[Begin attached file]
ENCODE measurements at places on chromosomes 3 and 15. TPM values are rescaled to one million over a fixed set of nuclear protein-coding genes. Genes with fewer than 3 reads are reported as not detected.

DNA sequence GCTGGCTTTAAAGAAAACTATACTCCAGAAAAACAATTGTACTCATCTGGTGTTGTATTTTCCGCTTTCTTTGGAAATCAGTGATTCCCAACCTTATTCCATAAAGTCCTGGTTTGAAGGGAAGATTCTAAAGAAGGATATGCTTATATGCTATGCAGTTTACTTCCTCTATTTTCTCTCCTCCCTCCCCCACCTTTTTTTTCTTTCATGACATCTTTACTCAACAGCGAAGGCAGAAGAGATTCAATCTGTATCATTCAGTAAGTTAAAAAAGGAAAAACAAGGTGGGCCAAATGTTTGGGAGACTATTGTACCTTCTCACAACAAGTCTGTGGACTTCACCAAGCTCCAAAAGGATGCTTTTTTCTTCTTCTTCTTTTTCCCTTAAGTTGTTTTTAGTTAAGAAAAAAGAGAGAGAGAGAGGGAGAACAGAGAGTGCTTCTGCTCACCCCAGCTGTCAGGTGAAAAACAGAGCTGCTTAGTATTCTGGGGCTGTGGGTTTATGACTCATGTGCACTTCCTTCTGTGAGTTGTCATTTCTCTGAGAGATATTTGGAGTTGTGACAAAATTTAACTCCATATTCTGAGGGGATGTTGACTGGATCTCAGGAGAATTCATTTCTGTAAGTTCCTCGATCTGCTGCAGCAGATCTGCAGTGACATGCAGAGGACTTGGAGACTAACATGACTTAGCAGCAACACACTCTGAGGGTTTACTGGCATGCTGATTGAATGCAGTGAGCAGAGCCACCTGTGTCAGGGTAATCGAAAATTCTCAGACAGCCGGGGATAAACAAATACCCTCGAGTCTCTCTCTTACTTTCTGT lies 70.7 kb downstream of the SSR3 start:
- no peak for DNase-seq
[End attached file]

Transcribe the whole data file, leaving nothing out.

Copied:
ENCODE measurements at places on chromosomes 3 and 15. TPM values are rescaled to one million over a fixed set of nuclear protein-coding genes. Genes with fewer than 3 reads are reported as not detected.

DNA sequence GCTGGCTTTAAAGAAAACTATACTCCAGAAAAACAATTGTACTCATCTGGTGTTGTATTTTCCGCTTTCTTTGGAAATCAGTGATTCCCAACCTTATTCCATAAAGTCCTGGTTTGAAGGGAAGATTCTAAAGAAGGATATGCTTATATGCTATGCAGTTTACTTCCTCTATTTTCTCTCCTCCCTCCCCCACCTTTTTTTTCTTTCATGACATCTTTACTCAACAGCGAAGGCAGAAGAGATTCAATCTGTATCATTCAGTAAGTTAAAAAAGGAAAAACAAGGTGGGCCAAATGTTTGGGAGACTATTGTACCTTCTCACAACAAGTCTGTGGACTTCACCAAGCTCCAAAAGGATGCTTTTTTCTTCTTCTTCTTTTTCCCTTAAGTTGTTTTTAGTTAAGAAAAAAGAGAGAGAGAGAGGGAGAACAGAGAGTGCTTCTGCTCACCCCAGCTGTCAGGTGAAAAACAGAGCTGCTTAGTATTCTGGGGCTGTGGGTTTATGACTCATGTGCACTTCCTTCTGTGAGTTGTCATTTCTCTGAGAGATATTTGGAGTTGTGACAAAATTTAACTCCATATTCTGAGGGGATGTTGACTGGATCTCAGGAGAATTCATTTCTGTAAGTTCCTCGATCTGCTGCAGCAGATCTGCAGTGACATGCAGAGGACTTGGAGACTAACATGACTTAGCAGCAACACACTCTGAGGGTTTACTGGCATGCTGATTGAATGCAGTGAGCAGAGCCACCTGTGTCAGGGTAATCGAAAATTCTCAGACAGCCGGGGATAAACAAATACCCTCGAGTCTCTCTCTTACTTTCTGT lies 70.7 kb downstream of the SSR3 start:
- no peak for DNase-seq